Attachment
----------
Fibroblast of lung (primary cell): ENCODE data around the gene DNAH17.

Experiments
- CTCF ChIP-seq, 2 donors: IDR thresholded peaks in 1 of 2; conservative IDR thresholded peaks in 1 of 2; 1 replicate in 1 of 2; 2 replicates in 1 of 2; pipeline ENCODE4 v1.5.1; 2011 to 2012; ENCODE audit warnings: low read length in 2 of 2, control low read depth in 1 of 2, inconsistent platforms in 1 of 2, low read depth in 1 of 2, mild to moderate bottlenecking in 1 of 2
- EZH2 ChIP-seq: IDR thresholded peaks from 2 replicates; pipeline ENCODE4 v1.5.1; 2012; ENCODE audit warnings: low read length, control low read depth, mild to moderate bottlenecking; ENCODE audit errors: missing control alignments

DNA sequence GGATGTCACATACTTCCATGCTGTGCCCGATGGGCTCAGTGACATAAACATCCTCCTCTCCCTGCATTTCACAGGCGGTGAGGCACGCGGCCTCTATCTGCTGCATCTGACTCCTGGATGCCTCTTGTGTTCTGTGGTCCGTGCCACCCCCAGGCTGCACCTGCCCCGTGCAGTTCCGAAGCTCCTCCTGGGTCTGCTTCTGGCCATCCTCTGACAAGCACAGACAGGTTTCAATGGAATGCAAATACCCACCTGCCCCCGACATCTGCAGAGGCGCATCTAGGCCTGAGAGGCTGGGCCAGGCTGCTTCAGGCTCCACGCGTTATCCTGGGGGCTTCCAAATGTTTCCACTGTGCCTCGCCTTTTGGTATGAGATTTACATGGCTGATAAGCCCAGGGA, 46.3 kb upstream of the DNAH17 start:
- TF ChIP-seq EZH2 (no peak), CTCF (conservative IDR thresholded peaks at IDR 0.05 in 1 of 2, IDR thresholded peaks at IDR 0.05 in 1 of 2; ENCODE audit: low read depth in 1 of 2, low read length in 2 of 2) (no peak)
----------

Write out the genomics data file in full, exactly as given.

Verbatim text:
Fibroblast of lung (primary cell): ENCODE data around the gene DNAH17.

Experiments
- CTCF ChIP-seq, 2 donors: IDR thresholded peaks in 1 of 2; conservative IDR thresholded peaks in 1 of 2; 1 replicate in 1 of 2; 2 replicates in 1 of 2; pipeline ENCODE4 v1.5.1; 2011 to 2012; ENCODE audit warnings: low read length in 2 of 2, control low read depth in 1 of 2, inconsistent platforms in 1 of 2, low read depth in 1 of 2, mild to moderate bottlenecking in 1 of 2
- EZH2 ChIP-seq: IDR thresholded peaks from 2 replicates; pipeline ENCODE4 v1.5.1; 2012; ENCODE audit warnings: low read length, control low read depth, mild to moderate bottlenecking; ENCODE audit errors: missing control alignments

DNA sequence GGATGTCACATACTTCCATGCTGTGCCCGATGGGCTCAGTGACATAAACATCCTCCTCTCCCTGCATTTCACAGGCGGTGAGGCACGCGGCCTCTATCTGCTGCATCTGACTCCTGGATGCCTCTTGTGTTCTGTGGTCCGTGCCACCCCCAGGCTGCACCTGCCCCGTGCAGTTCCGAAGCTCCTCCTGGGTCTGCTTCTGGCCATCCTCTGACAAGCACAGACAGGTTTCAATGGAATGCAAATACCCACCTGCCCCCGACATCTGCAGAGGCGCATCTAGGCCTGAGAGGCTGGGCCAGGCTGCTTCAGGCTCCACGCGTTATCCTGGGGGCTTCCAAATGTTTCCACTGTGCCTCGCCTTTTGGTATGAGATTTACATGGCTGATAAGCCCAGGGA, 46.3 kb upstream of the DNAH17 start:
- TF ChIP-seq EZH2 (no peak), CTCF (conservative IDR thresholded peaks at IDR 0.05 in 1 of 2, IDR thresholded peaks at IDR 0.05 in 1 of 2; ENCODE audit: low read depth in 1 of 2, low read length in 2 of 2) (no peak)